Two PhDs in Technology development for ch4 removal from the atmosphere

Updated: 22 days ago
Deadline: 11 Sep 2022

The European Union (EU) aims to achieve climate neutrality by 2050. The Sixth Assessment Report of the IPCC Report  has clearly highlighted the role of non-CO2 greenhouse gases in the transition to a climate positive society, and their associated contribution and effects on global warming. Non-CO2  greenhouse gases are responsible for 28% of total anthropogenic emissions, of which CH4  (16%) and N2 O (6%) are major contributors. In any scenario where the global average temperature rise is limited to 1-1.9 °C by the end of 2100, these emissions must be significantly reduced (>50%). However, these gases are hard to abate due to their diverse and inherently distributed sources (with concentration <1%-vol), for example the agricultural sector (livestock and farming), which is the main source of anthropogenic CH4  emissions. Moreover, their very low concentrations in the atmosphere (ppb or ppm level) make the recovery particularly challenging. On the other hand, mitigating these gases can significantly accelerate the transition towards a net-zero greenhouse gas EU economy by 2050, and achieve sustainable negative emissions thereafter.
In this context, the EU project REPAIR  will develop first-of-its kind technological proof-of-concept to remove non-CO2  gases like CH4  and N2 O from diluted sources, including from the atmosphere. Two process routes are proposed:

  • (i) capture, concentration and storage/conversion;
  • (ii) direct catalytic conversion.

In the project, experimental work will be coupled to theoretical and modelling activities, ranging from reactor to system level and including technical, economical, and societal analysis. The project also aims at identifying the plausibility of upscaling the technologies in real conditions considering technological, environmental, economic, social and policy compatibility.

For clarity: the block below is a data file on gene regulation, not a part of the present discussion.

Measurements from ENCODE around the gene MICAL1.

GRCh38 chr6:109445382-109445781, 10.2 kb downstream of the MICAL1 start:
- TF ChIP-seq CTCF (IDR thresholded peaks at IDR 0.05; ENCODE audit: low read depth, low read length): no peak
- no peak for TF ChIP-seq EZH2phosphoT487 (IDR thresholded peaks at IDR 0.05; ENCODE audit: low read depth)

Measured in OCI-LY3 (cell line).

Within this project context, two research teams of Utrecht University and TU Eindhoven are looking for two PhD candidates. Both positions will focus on the first separation route described above, i.e. capture, concentration and storage/conversion of the non-CO2  GHG gases, and will tackle the problem from a technical, engineering perspective ranging from reactor to system level; while one position will be at TU/e and one at Utrecht University, both candidates will closely work with both research groups at the two institutes in a joint team effort. In more details:

  • Position one will be embedded in the Sustainable Process Engineering group at TU/e (under the supervision of Prof. Gallucci, Dr. Gazzani and Dr. Di Felice) and will involve experimental and modelling research at reactor level. Relevant activities will include: sorbents screening and preparation for CH4  separation/concentration, acquisition of experimental kinetic and thermodynamic data, design and (long-term) operation of a fixed-bed proof-of-concept for CH4  separation, reactor and process scale modelling, model validation and performance prediction.
  • Position two will be embedded in the Energy & Resources group at Utrecht University (under the supervision of Dr. Gazzani and Prof. Kramer) and will involve: conceptual reactor and process development for large-scale deployment including conventional and advanced reactor configurations, process and energy system design and optimization, evaluation of opportunistic integration with CO2  removal from air (DAC), techno-economic evaluation of the optimal processes.

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